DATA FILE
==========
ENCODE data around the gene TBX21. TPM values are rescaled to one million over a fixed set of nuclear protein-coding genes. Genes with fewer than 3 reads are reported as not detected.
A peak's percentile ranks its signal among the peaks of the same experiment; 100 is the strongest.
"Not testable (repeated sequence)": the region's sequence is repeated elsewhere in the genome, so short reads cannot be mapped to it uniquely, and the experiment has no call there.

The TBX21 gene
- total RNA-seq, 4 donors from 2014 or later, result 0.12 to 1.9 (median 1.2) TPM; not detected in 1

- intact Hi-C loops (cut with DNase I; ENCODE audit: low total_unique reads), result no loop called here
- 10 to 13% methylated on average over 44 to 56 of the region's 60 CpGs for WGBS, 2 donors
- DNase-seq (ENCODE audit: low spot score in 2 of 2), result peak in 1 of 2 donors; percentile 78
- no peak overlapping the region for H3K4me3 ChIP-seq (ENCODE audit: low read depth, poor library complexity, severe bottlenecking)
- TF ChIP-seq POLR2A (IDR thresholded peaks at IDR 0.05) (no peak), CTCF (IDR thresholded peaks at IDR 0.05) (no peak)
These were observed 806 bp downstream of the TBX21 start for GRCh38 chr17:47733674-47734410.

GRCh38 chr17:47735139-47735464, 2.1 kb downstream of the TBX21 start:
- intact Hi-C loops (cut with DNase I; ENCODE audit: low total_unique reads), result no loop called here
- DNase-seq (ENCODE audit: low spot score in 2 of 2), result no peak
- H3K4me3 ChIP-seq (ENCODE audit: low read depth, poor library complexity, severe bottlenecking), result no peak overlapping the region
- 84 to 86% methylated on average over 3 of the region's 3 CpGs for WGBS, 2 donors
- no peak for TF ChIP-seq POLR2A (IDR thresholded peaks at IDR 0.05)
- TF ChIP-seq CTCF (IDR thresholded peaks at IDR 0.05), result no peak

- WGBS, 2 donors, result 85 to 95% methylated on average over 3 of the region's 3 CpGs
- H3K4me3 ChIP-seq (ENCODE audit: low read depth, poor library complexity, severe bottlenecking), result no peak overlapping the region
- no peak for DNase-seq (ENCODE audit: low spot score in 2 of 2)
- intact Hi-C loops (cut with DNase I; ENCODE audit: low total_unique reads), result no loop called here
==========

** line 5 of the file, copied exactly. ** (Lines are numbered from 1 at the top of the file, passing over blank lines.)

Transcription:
- total RNA-seq, 4 donors from 2014 or later, result 0.12 to 1.9 (median 1.2) TPM; not detected in 1